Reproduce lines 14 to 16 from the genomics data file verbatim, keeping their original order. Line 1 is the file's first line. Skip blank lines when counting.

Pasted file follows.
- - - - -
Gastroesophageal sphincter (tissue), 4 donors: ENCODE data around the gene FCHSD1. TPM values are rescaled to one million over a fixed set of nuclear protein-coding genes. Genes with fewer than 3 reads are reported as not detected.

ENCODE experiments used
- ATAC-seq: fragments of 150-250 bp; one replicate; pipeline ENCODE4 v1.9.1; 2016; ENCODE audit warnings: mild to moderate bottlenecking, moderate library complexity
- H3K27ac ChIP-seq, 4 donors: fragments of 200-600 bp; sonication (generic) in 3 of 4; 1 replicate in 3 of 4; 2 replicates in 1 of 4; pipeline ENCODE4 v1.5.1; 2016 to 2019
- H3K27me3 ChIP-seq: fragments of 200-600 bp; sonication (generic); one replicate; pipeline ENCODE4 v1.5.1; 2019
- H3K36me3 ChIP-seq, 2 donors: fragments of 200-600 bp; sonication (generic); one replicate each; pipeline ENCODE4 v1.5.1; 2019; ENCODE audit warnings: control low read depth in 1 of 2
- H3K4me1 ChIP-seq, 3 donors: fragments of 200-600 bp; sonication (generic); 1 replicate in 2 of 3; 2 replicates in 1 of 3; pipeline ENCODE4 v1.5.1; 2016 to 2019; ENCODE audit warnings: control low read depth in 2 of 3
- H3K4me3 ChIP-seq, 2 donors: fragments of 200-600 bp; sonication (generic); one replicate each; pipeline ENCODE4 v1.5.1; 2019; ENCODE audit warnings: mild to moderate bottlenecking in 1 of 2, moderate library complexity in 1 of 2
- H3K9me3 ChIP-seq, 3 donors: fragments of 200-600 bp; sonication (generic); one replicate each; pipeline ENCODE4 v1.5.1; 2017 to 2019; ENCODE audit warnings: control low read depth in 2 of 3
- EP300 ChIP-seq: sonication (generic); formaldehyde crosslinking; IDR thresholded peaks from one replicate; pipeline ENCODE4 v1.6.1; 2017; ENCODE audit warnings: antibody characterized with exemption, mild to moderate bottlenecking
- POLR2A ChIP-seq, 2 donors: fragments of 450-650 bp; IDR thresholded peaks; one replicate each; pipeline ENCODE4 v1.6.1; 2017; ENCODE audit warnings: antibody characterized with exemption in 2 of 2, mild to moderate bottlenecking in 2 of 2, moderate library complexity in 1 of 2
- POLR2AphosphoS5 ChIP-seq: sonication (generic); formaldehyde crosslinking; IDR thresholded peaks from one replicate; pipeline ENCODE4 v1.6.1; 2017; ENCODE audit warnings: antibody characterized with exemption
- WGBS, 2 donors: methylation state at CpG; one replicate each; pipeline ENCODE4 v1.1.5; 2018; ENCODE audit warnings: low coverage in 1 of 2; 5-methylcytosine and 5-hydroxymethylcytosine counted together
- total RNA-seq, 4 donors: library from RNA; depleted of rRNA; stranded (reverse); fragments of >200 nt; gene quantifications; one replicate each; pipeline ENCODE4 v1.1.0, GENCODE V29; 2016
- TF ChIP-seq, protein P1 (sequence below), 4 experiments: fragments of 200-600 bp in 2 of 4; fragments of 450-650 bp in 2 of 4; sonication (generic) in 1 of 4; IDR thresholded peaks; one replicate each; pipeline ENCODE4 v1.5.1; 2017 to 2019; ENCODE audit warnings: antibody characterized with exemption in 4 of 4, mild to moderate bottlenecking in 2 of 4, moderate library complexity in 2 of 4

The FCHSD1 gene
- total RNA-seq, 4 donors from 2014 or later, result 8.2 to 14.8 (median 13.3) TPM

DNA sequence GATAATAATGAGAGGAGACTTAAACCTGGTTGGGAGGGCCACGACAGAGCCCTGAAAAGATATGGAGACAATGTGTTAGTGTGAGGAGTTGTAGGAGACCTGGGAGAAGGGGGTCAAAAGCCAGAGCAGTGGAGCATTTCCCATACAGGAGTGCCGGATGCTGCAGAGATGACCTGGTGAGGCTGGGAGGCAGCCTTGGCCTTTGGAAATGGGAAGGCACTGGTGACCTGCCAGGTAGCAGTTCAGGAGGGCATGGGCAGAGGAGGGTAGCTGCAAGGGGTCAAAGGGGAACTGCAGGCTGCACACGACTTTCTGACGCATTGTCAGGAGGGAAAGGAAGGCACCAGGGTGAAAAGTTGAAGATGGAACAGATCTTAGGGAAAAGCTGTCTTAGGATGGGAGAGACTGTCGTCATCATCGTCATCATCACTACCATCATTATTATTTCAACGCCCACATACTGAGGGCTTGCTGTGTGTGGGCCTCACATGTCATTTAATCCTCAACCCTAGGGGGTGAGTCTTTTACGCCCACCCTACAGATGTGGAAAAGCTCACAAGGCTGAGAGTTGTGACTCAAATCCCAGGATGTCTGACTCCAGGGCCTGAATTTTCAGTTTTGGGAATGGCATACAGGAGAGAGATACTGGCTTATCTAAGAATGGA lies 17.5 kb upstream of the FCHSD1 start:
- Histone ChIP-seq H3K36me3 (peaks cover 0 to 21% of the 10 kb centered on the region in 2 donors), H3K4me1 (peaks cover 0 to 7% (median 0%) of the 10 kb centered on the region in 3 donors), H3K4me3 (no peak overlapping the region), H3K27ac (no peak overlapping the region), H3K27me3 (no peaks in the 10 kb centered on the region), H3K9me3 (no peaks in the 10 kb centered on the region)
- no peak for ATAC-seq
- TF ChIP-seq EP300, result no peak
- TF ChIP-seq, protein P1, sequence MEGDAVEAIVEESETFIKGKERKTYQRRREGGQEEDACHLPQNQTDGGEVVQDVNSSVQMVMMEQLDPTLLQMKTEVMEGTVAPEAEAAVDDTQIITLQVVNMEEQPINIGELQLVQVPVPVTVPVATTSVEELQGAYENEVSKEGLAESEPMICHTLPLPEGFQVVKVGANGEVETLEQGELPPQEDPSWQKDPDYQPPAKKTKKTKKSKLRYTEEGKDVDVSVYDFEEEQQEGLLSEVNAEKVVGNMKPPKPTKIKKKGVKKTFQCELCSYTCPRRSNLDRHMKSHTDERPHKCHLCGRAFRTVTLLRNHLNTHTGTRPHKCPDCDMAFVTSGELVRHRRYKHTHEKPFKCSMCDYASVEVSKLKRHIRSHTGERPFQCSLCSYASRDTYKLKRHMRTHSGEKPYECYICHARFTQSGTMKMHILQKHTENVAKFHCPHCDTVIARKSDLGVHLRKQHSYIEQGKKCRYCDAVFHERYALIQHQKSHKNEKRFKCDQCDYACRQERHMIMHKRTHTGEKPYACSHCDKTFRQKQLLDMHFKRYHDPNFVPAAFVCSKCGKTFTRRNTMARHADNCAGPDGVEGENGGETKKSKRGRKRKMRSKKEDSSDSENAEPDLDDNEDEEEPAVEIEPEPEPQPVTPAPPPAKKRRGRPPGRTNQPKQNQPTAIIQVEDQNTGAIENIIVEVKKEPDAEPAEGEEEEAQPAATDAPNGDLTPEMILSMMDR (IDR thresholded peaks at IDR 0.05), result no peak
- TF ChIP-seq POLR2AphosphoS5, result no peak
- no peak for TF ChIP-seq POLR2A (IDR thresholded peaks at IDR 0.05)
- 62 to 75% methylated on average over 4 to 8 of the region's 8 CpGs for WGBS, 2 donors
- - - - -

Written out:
- total RNA-seq, 4 donors: library from RNA; depleted of rRNA; stranded (reverse); fragments of >200 nt; gene quantifications; one replicate each; pipeline ENCODE4 v1.1.0, GENCODE V29; 2016
- TF ChIP-seq, protein P1 (sequence below), 4 experiments: fragments of 200-600 bp in 2 of 4; fragments of 450-650 bp in 2 of 4; sonication (generic) in 1 of 4; IDR thresholded peaks; one replicate each; pipeline ENCODE4 v1.5.1; 2017 to 2019; ENCODE audit warnings: antibody characterized with exemption in 4 of 4, mild to moderate bottlenecking in 2 of 4, moderate library complexity in 2 of 4

The FCHSD1 gene